Detecting similar strings

Is there a way to take two strings, and decide if they are “similar.”
I’m creating a contact system in Rails, and am having a large problem
with my users punching in duplicate entries with the last names spelled
slightly different.

Is there a way to check if 2 strings are “identical” up to a certain
percentage, such as only having 1 or 2 characters different?

On 01/08/06, Dylan M. [email protected] wrote:

Is there a way to take two strings, and decide if they are “similar.”
I’m creating a contact system in Rails, and am having a large problem
with my users punching in duplicate entries with the last names spelled
slightly different.

Is there a way to check if 2 strings are “identical” up to a certain
percentage, such as only having 1 or 2 characters different?

Here’s a Perl module that does something similar. You might try
porting it over to Ruby.
http://search.cpan.org/~mlehmann/String-Similarity-1.02/Similarity.pm

Farrel

On 01/08/06, Farrel L. [email protected] wrote:

porting it over to Ruby.
http://search.cpan.org/~mlehmann/String-Similarity-1.02/Similarity.pm

Farrel

And here is a nice description of the Levenstein Distance:

Farrel

sender: “Dylan M.” date: “Tue, Aug 01, 2006 at 03:25:59PM +0900” <<<EOQ
Is there a way to take two strings, and decide if they are “similar.”
I’m creating a contact system in Rails, and am having a large problem
with my users punching in duplicate entries with the last names spelled
slightly different.

Is there a way to check if 2 strings are “identical” up to a certain
percentage, such as only having 1 or 2 characters different?
Looks like there is a soundex implementation for Ruby:
http://raa.ruby-lang.org/search.rhtml?search=soundex

If by any chance you are using MySQL you could use the soundex function
builtin into it as well.

Good luck,
Alex

Looks like there is a soundex implementation for Ruby:
http://raa.ruby-lang.org/search.rhtml?search=soundex

If by any chance you are using MySQL you could use the soundex function
builtin into it as well.

If you check on Google under “ruby soundex module”, you’ll find a few
likely hits:
http://tinyurl.com/rch5g

I remember a friend saying that there are superior algorithms to soundex
that are no more complex, so you might want to explore about a little.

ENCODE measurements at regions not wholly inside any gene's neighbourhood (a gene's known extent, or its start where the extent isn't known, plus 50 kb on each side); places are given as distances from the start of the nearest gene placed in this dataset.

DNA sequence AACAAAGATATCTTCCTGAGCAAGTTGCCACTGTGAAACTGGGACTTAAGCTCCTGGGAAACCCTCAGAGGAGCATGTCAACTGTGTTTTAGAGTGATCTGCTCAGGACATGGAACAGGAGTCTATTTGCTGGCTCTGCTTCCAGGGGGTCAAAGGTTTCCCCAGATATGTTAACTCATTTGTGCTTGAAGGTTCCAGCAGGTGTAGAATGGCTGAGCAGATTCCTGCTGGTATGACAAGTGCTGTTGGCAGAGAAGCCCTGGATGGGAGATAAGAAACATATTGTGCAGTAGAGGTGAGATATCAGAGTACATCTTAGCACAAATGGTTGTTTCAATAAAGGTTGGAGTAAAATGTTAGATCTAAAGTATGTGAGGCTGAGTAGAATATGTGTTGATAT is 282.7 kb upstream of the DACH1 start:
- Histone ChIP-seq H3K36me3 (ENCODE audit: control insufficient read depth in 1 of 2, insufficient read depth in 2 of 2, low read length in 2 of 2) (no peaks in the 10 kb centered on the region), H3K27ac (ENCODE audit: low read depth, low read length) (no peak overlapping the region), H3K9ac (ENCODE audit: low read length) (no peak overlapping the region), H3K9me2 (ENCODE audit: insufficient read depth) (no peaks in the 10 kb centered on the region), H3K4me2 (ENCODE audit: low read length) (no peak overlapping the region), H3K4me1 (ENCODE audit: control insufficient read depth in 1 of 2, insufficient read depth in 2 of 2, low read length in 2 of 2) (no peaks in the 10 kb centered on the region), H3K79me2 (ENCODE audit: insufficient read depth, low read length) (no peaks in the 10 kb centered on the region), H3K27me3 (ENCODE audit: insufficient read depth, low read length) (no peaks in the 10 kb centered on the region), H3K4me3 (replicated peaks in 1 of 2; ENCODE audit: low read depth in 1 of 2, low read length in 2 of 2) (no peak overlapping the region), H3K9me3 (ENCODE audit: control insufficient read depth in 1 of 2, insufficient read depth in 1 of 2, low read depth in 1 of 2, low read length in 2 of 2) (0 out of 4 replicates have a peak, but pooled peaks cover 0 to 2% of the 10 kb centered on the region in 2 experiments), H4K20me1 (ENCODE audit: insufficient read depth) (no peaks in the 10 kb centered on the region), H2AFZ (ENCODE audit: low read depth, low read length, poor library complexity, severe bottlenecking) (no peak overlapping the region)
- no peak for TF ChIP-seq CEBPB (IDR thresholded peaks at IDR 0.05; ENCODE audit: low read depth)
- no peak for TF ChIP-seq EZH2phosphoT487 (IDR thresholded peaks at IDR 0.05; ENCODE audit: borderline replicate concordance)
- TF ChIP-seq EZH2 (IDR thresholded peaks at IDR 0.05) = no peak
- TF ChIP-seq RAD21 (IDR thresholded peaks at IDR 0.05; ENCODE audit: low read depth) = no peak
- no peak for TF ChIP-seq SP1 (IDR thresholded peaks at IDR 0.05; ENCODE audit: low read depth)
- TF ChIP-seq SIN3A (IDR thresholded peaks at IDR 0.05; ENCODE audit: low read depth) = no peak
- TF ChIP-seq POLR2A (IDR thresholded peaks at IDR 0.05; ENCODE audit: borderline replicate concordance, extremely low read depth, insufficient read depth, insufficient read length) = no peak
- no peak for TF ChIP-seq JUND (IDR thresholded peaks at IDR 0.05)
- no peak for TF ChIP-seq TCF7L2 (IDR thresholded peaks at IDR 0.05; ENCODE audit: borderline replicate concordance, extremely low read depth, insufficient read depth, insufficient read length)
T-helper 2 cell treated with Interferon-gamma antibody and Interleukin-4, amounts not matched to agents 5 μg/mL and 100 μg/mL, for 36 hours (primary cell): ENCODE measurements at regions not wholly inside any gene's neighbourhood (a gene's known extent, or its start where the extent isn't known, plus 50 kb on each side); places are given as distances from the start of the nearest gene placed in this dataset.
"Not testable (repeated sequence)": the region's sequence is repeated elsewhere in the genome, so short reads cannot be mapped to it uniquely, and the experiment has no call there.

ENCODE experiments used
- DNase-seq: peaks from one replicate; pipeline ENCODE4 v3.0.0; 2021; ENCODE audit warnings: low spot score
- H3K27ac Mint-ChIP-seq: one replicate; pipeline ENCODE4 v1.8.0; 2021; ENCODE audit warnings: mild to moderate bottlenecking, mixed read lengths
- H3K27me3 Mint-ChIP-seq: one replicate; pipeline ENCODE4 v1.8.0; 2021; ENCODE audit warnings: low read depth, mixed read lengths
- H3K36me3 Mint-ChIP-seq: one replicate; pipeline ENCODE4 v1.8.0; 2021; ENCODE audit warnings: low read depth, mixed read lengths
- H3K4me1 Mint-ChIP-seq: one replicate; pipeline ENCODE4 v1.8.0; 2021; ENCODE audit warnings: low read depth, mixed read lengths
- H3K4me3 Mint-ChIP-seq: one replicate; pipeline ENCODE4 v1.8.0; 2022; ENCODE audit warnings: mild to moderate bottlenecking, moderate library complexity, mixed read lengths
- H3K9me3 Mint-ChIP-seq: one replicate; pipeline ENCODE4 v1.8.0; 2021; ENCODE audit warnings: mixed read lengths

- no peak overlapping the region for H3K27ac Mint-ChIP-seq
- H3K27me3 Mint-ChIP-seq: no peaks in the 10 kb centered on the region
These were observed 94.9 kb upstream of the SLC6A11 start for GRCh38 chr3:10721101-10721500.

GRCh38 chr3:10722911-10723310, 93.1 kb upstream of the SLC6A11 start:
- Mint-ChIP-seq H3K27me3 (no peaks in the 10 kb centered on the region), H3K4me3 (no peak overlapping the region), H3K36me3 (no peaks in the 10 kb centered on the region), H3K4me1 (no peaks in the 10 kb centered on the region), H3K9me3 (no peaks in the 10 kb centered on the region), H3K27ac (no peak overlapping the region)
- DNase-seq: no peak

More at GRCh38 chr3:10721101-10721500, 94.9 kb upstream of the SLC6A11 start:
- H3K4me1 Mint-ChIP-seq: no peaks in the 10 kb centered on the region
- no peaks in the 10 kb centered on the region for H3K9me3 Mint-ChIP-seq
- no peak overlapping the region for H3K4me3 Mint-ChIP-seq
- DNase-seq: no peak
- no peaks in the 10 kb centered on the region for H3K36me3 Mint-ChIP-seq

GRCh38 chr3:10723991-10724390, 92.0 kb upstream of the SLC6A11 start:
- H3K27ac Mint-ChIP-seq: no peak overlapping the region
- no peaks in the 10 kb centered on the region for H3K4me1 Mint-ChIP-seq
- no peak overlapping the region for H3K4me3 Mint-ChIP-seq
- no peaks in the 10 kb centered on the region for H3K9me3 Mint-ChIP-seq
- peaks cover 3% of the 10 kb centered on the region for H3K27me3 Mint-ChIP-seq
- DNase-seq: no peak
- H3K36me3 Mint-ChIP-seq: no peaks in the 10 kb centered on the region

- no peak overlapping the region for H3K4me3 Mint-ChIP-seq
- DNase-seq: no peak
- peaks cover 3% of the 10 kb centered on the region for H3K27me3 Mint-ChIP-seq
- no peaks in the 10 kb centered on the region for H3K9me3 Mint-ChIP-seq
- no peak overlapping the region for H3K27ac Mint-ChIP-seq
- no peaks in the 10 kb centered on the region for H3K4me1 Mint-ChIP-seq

On 01/08/06, Farrel L. [email protected] wrote:

And here is a nice description of the Levenstein Distance:
http://en.wikipedia.org/wiki/Levenshtein_distance

You know, there are lots of implementations there, but the Ruby one
seems to be missing :slight_smile: [There’s no reason to restrict it to working on
strings. If you duck, it’ll work just as nicely on arrays of what have
you.]

On 8/1/06, removed_email_ad[email protected] [email protected] wrote:

Looks like there is a soundex implementation for Ruby:
that are no more complex, so you might want to explore about a little.

If the names might be from different languages I would rather use
Levenstein than soundex. Levenstein is probably good at describing
typos as “very close” but soundex might be somewhat language specific.

But I haven’t tried so I might be wrong.

Thanks

Michal

Here is an implementation of levenstein distance. It seems to me that
there is another in ruby gems somewhere but I don’t remember where.

Determine Levenshtein distance of two strings

def Ld(s,t)

#s string #1
#t string #2

n = s.size
m = t.size
a = Array.new

if n != 0 && m != 0

    #2 create array
    r = Array.new
    rz = Array.new

    0.upto(m) {|x| r.push(0)}

    0.upto(n) {|x|a.push(r.dup)}
    a.each_index {|x| a[x][0] = x}
    0.upto(m) {|x| a[0][x] = x}

#a.each {|x| p x}

    cost =  0
    1.upto(n) do |i|
        1.upto(m) do |j|
            if s[i] == t[j]
                cost =0
            else
                cost = 1
            end
            a[i][j] = [a[ i- 1][j] +1,a[i][j - 1] + 1,a[i - 1][j -

1] + cost].min
end
end
a[n][m]
#a.each {|x| p x}
else
0
end
end

Dylan M. wrote:

Is there a way to take two strings, and decide if they are “similar.”
I’m creating a contact system in Rails, and am having a large problem

Interesting your name is almost “Markov” ;-}

Anyway, besides algorithms mentioned here, I have notes on Double
Metaphone, NYSIIS, Phonex. For sequence analysis in general, google
McIlroy-Hunt, Ratcliff/Obershelp:

http://docs.python.org/lib/module-difflib.htmlhttp://docs.python.org/lib/module-difflib.html

Gene T. wrote:

Dylan M. wrote:

Is there a way to take two strings, and decide if they are “similar.”

http://homepages.cs.ncl.ac.uk/brian.randell/Genealogy/NameMatching.pdf

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